Dr Andrew Hill, Senior Visiting Research Fellow, University of Liverpool Institute of Translational Medicine, said:
“The provisions set out in this leaked document would have extremely serious consequences for the NHS and global health, and the impacts would become more and more serious over time.
By making it easier to secure patents and other forms of intellectual property monopolies on medicines, and much more difficult to challenge them, the UK government would be pushing the dramatic price-reducing effects of generic competition further and further into the future. Prices for the NHS will rise, patients will suffer.
The naive idea that what is good for the pharmaceutical industry is good for patients and public health must be vigorously challenged. I urge the government to change course.”
Sakina Datoo, a Just Treatment Patient Leader, said:
“The leaked FTA text shows the UK government’s positions on monopolies and medicines are a disgrace. My father died in Tanzania because he couldn’t access the COVID vaccine, long after I was vaccinated here. Almost the entire world agreed that IP monopolies on those vaccines were a dangerous threat to the global pandemic response, but the UK sided with the pharmaceutical industry to block that deal then, and now this leak seems to confirm the government’s priority in this agreement is pleasing big pharma, rather than protecting the NHS or saving the lives of patients in the UK or around the world.”
Purchasing cheaper generic versions of medicines has dramatically reduced NHS costs. Earlier this year the NHS reported it had saved £1.2 billion in just three years; with the adoption of a single generic drug (adalimumab), following the expiry of the original patent in 2018, accounting for about one third of these savings. If implemented, the provisions in the leaked text would significantly delay generic competition from Indian suppliers for treatments for a range of conditions from cancer, to HIV, to heart diseases, locking the NHS into paying higher monopoly prices for longer and undermining healthcare around the world.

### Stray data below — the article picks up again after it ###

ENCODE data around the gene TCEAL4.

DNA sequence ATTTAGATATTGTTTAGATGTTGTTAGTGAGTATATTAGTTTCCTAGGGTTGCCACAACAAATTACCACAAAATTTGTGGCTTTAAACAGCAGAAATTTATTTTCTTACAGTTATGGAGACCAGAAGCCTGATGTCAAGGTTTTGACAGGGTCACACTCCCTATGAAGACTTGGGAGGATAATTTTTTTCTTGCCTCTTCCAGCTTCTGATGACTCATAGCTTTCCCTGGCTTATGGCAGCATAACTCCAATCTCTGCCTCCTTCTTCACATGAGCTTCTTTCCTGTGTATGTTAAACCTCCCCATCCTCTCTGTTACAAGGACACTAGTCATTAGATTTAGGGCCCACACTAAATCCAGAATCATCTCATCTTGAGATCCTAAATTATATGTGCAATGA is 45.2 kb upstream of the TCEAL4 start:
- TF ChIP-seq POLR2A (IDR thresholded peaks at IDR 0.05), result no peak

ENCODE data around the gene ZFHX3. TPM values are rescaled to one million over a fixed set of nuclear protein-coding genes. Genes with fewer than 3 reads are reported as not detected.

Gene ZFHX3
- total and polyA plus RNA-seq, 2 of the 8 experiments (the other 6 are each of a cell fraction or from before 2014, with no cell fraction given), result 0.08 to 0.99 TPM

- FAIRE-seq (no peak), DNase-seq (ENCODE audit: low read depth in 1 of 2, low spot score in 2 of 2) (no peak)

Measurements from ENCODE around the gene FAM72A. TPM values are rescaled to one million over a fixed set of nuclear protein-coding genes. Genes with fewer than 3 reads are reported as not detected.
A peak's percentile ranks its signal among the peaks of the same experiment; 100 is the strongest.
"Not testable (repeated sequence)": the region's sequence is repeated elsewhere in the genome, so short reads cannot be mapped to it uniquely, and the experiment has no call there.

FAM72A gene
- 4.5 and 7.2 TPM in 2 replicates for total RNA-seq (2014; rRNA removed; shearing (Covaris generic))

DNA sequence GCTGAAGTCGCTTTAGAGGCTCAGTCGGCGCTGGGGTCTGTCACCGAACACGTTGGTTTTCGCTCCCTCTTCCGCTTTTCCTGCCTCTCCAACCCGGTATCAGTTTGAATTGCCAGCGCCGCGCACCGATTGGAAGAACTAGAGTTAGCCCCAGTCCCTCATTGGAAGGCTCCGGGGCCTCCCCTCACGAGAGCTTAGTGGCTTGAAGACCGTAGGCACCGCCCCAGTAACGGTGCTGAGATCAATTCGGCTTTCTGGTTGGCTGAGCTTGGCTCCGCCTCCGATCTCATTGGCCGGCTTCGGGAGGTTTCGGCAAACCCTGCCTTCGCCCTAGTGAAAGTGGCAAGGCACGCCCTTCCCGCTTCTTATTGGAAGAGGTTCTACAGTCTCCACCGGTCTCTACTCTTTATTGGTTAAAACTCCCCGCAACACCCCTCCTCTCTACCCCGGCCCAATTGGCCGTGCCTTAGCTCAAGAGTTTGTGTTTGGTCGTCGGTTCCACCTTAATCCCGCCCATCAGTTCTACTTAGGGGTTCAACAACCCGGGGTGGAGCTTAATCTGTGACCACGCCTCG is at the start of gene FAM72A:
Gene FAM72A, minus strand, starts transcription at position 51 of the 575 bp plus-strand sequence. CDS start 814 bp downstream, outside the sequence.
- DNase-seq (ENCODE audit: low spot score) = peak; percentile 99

Notes to Editor:
- Four out of five drugs used in the NHS are generics, a third of these generics are produced in India – 25% of the total. Source: https://www.telegraph.co.uk/business/2021/05/29/indian-crisis-risks-severing-supply-vital-drugs-uk/
- The price of imatinib previously at $31,334 for a year of treatment: https://www.ncbi.nlm.nih.gov/pmc/articles/PMC4735306/
- Price of imatinib now: £556.32 https://www.gov.uk/government/publications/drugs-and-pharmaceutical-electronic-market-information-emit
- The UK’s Strategic Approach to a Free Trade Agreement with India was published January 13th 2022: https://assets.publishing.service.gov.uk/government/uploads/system/uploads/attachment_data/file/1046839/uk-india-free-trade-agreement-the-uks-strategic-approach.pdf
- The chapter of the text leaked was a version in April 2022: https://twitter.com/jamie_love/status/1587119699162267648?s=20&t=jqtPDb_bBpWEGgjM_BUwRQ
- In May, following the point the leaked text would have been drafted, the UK opposed a full TRIPS waiver agreement at the WTO on COVID-19 health tools; both the UK’s position during negotiations and the outcome text were heavily-criticised by civil society: https://msfaccess.org/joint-uk-cso-letter-uk-government-trips-waiver-negotiations-and-flawed-cso-consultation-process https://www.oxfam.org/en/press-releases/reaction-wto-trips-waiver-outcome
The Missing Medicines Coalition (MMC) is an informal UK-based civil society network, hosted by STOPAIDS, that advocates for equitable and affordable access to medicines in the UK and worldwide. Members include: Oxfam GB, RESULTS UK, Global Justice Now, Médecins Sans Frontières UK, Health Poverty Action, and Just Treatment.